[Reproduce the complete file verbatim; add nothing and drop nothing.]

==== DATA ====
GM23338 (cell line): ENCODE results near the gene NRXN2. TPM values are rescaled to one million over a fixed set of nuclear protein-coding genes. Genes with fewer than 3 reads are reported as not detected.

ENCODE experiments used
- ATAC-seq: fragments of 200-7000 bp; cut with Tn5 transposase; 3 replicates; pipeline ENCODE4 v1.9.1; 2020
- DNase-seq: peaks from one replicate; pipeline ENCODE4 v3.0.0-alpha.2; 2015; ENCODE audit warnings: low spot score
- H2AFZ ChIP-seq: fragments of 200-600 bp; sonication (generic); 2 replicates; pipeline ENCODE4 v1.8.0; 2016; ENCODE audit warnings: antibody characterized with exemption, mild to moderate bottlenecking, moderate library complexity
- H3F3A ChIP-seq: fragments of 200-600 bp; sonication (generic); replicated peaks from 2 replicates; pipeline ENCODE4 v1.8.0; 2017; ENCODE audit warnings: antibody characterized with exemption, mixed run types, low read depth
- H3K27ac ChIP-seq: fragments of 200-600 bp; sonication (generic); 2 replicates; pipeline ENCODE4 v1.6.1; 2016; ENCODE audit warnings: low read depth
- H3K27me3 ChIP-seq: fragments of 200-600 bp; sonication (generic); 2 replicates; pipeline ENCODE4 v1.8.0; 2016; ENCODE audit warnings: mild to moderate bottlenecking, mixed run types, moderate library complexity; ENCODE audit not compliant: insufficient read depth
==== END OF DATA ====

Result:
GM23338 (cell line): ENCODE results near the gene NRXN2. TPM values are rescaled to one million over a fixed set of nuclear protein-coding genes. Genes with fewer than 3 reads are reported as not detected.

ENCODE experiments used
- ATAC-seq: fragments of 200-7000 bp; cut with Tn5 transposase; 3 replicates; pipeline ENCODE4 v1.9.1; 2020
- DNase-seq: peaks from one replicate; pipeline ENCODE4 v3.0.0-alpha.2; 2015; ENCODE audit warnings: low spot score
- H2AFZ ChIP-seq: fragments of 200-600 bp; sonication (generic); 2 replicates; pipeline ENCODE4 v1.8.0; 2016; ENCODE audit warnings: antibody characterized with exemption, mild to moderate bottlenecking, moderate library complexity
- H3F3A ChIP-seq: fragments of 200-600 bp; sonication (generic); replicated peaks from 2 replicates; pipeline ENCODE4 v1.8.0; 2017; ENCODE audit warnings: antibody characterized with exemption, mixed run types, low read depth
- H3K27ac ChIP-seq: fragments of 200-600 bp; sonication (generic); 2 replicates; pipeline ENCODE4 v1.6.1; 2016; ENCODE audit warnings: low read depth
- H3K27me3 ChIP-seq: fragments of 200-600 bp; sonication (generic); 2 replicates; pipeline ENCODE4 v1.8.0; 2016; ENCODE audit warnings: mild to moderate bottlenecking, mixed run types, moderate library complexity; ENCODE audit not compliant: insufficient read depth